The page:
This was originally intended as a plain (pun unintended) travel post but two things have changed it.
First, the actual visit to this Airplane Graveyard itself.
This is not a commercial tourist attraction. It is, technically, a junkyard that happens to house the fuselage and parts of three large commercial jet planes, one of which is that of a B747, Queen of the skies no less, left unceremoniously on this weed-infested land. It is obvious that whatever was the plan for this had not quite materialized and now it stands, sits or actually sticks out like a sore thumb in the low-rise landscape of this rural town in the Eastern outskirts of Bangkok.
A Surreal Sight:
Why did I come here? Well, I’ve always hated visiting shopping malls during my travels. My wife Angie knows that the moment we enter a mall, you’d expect my facial disposition to ‘change’. So, coming to a shopping destination as famous Bangkok, she had to include certain level of ‘enriching’ activities for this culture and heritage-loving husband of hers.
I’ve heard of this unique site from photographer friends and upon checking with the taxi driver, discovered it wasn’t too far from our route to our hotel in Bangkok. So, here I am, with my 8 year-old, staring at these derelict abandoned plane fuselages. A rare encounter, made even more surreal in a rural Thai town. The initial feeling was one of wonderment mixed with a certain weirdness that no other places I’ve visited, not even mystical Stonehenge, majestic Borobudur or even the mighty Niagara can rival. Yes, weird but thought provoking.
Just like Stonehenge, it appears out of ‘no where’. No fanfare, no large signs. In fact, we were just driving past a row of small shop-houses and there, after a row of tall trees, sits the wreckage of these graceful giants that once soar through the skies.
We parked in front of its large metal gate and I got our Thai driver to speak to the caretaker – an old lady who sits inside a makeshift hut of sorts together with two children, which I assumed are hers. At first, she made a sign to chase us away, saying that the owner doesn’t want visitors but after some negotiations with her through my Thai driver, she allowed Dana and I in for 200 Thai Baht each. We were joined by two tourists from Netherlands to tour the Airplane Graveyard.
Take a virtual tour with us:
A Boy named ‘Squeaky’:
As we stepped intrepidly into the junkyard, the caretaker summoned a young boy who was probably slightly younger than Dana – about 6 or 7 years old, and pointed to the plane. With a nonchalant face, he held a small yellow ball which he squeaked intermittently as he pointed us towards the Jumbo – yes, he will be giving us a ‘guided tour’ with the squeaky ball.
I was glad I chose to wear my Skechers hiking boots and comfortable clothes as I heaved my heavy body into the bottom of the B747 through a ruptured baggage compartment. I had not expected to see what greeted me. Scene of utter chaos comprising of parts of the plane interior, some torn, some ripped apart, some fallen but all totally a wreck. It was clear this is NOT a KidZania plane.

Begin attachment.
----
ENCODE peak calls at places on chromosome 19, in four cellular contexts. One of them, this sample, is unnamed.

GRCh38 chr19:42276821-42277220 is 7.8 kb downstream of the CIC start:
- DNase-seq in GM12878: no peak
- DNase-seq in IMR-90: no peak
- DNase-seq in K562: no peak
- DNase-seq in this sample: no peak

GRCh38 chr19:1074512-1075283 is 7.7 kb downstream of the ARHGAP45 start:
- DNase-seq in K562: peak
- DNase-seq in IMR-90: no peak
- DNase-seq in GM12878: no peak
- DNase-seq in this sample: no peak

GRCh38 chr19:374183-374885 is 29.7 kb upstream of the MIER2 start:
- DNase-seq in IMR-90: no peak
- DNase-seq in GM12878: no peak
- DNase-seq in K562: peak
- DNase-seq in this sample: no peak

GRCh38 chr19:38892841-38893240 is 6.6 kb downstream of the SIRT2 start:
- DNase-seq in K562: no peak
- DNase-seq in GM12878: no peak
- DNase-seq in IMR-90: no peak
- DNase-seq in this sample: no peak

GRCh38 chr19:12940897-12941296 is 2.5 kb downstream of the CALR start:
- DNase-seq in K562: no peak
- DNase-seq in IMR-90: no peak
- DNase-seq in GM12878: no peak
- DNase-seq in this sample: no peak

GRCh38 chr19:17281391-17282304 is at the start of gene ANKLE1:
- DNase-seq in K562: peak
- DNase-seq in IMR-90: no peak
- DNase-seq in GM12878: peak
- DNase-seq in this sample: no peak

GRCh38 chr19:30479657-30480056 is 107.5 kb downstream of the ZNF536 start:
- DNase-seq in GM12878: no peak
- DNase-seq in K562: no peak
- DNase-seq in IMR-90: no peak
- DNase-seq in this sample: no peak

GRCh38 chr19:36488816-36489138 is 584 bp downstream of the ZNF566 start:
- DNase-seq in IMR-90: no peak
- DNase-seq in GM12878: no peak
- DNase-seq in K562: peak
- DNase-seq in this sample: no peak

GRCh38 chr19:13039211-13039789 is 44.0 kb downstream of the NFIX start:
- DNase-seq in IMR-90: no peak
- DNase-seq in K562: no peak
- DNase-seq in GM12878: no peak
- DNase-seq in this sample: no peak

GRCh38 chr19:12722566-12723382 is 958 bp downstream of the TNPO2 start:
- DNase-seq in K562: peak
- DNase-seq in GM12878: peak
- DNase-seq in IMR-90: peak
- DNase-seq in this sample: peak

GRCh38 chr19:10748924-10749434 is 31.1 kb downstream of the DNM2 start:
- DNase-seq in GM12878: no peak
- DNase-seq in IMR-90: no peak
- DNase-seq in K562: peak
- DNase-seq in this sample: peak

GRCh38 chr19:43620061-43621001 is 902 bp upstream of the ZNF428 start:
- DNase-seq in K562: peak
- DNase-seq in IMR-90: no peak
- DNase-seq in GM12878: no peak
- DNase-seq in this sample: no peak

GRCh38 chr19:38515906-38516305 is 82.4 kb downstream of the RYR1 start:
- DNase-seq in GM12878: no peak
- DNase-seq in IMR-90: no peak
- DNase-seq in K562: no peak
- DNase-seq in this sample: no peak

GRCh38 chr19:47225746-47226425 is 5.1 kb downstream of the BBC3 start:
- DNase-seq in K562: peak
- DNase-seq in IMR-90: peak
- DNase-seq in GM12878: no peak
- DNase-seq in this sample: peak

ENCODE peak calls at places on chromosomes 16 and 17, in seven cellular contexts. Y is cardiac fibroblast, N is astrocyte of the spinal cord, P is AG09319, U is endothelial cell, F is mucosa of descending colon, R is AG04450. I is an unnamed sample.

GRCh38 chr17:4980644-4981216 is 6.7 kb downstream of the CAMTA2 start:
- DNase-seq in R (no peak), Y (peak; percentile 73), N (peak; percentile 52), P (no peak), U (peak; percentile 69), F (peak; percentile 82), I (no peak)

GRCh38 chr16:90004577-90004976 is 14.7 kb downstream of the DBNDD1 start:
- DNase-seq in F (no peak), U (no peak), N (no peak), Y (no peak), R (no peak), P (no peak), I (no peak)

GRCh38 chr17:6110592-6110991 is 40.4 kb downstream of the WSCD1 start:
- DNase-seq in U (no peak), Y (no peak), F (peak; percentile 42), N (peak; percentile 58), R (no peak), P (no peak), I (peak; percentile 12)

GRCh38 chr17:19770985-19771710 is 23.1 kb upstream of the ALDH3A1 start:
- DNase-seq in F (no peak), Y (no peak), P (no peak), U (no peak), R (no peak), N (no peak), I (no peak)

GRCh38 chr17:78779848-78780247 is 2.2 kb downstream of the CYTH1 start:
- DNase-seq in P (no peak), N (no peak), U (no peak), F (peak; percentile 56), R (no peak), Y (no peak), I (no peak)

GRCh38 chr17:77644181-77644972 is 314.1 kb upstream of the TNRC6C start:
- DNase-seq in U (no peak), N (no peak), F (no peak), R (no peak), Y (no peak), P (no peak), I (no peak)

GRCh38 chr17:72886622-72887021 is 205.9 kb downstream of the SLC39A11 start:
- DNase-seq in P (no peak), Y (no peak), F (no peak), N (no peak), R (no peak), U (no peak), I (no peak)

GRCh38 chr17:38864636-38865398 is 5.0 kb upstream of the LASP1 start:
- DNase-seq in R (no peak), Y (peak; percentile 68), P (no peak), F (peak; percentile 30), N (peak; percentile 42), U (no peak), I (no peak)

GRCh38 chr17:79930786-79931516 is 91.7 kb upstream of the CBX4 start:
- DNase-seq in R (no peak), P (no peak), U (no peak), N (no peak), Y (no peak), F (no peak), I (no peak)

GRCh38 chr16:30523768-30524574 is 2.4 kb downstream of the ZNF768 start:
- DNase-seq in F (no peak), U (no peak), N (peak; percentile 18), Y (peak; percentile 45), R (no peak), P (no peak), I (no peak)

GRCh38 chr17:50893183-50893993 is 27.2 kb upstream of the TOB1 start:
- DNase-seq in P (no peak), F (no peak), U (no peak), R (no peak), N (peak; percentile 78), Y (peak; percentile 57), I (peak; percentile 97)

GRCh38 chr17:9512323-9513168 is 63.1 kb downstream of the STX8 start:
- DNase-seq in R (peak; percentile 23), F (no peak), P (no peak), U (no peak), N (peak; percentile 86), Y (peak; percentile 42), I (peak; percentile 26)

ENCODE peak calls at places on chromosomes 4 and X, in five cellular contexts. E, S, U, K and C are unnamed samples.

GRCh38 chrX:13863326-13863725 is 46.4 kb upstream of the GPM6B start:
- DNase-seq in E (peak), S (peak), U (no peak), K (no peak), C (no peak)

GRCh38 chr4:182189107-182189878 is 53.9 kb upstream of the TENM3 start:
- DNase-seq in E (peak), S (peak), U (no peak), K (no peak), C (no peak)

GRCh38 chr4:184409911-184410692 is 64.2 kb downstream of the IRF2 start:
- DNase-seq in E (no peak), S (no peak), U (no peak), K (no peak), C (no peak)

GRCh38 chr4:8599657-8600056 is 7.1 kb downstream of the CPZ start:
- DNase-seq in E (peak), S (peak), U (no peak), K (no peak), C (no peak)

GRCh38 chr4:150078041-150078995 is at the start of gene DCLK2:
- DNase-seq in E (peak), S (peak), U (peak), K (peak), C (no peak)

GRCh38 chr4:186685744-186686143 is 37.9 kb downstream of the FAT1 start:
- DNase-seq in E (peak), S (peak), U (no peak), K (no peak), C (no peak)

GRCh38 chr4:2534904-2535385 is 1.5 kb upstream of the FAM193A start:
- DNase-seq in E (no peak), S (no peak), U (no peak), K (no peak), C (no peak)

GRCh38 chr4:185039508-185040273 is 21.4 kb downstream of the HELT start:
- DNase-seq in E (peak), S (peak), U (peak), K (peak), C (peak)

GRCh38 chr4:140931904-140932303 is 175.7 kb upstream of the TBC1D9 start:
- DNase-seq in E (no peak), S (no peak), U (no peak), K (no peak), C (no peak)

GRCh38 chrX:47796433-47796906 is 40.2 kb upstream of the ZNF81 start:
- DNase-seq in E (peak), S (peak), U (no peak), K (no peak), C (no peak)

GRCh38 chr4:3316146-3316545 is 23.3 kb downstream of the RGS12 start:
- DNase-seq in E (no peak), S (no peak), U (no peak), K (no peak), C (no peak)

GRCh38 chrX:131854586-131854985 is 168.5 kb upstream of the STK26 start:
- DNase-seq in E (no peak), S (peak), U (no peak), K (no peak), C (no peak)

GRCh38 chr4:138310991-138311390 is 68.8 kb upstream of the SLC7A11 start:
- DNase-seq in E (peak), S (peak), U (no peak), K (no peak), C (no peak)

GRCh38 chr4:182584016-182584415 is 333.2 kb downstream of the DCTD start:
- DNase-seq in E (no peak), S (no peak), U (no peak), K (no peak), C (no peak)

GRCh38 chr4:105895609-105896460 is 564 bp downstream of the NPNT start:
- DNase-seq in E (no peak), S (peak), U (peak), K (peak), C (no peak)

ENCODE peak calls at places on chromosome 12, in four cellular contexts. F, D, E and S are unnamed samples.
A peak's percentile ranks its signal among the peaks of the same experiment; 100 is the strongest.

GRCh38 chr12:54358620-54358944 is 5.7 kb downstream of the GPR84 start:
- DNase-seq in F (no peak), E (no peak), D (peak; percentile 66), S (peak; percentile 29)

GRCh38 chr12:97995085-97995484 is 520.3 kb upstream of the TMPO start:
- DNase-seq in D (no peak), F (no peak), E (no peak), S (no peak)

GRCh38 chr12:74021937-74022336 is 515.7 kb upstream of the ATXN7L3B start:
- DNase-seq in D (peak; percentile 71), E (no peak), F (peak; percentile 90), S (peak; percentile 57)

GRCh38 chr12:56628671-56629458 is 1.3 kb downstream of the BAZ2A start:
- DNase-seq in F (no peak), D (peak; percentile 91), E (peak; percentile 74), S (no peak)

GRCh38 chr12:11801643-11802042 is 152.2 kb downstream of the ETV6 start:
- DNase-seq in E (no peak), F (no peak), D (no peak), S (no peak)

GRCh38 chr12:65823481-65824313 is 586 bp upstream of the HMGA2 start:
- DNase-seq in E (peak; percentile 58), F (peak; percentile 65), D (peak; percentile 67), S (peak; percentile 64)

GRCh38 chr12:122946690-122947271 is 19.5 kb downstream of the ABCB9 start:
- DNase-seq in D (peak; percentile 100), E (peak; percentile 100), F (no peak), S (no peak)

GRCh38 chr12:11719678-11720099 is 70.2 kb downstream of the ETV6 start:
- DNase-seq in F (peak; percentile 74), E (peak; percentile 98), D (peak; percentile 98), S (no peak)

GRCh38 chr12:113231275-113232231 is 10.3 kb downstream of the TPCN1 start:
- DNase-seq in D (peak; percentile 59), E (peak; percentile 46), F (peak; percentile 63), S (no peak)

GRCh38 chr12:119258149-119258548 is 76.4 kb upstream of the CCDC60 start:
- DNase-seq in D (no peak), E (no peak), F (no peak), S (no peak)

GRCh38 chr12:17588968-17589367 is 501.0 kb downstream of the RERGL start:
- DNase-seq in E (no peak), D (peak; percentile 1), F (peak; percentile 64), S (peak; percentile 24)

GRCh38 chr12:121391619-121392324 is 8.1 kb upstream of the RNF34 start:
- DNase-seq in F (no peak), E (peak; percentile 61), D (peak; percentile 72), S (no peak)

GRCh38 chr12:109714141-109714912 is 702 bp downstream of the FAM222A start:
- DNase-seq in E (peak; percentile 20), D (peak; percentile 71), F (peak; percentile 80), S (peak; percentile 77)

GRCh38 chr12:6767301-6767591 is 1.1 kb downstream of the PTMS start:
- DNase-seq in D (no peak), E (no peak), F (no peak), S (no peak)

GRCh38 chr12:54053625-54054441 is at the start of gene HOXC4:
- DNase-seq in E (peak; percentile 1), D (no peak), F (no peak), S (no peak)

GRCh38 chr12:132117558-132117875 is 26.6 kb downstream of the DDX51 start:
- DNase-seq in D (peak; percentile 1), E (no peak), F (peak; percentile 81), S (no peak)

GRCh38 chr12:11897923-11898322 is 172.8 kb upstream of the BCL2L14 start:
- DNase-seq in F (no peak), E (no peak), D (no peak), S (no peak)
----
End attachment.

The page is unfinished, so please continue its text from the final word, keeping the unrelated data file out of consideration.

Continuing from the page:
The boy, I call him Squeaky, then climbed up a ladder through a small hatch about the width of a thin adult body and disappeared into the passenger cabin above. He squeaked as he climbed and once there, he started squeaking more intensely, signaling us to follow him. Dana swiftly followed and disappeared up the hatch. I knew I had to keep up. Fast. So…up I went, bulky camera bag, bulky camera, bulky body, into a very small hatch. Don’t even ask.
The scene that greeted us was quite disturbing. Broken passenger seats strewn around. This looks like a perfect set for an air plane crash scene. Squeaky stood there squeaking and before I could catch my breath, he squeaked and gestured for me to follow up. He sprinted towards the rear of the plane and there, we peered out this gaping hole of the half-torn Jumbo into the ‘face’ of another jetliner. Behind me were rows of yellow oxygen masks strewn on the floor together with catering trolleys and other mish-mash of plane parts. Thoughts of how the planes ended up in this state here at this Airplane Graveyard raced through my mind. Coupled that with the expressionless face of Squeaky and his squeaking ball…this seemed to be a perfect setting for a Thai horror movie, if one had visited after sunset.
Before I could fully ‘relish’ this surreal moment, Squeaky squeaked and gestured again. This time pointing towards the cockpit, or what’s left of it by climbing up to the 2nd deck of the B747. I smiled – as an aviation enthusiast, I’ve always wanted to go to the top deck of the B747 and it has to be now – in a derelict jumbo sitting in a Bangkok junkyard. Thank goodness for humor.
Just as I thought the scenes I’ve seen were already disturbing, nothing beats the scene of a damaged cockpit with its instrument panels damaged, twisted seats and with the occasional yellow oxygen masks lying around. I took in the moment for a while before deciding that it’s time to go – after all, this is NOT a tourist site and the structural integrity of this derelict plane may not be safe at all. So, retracing my steps I quickly exited the jumbo and heaved a sigh of relief.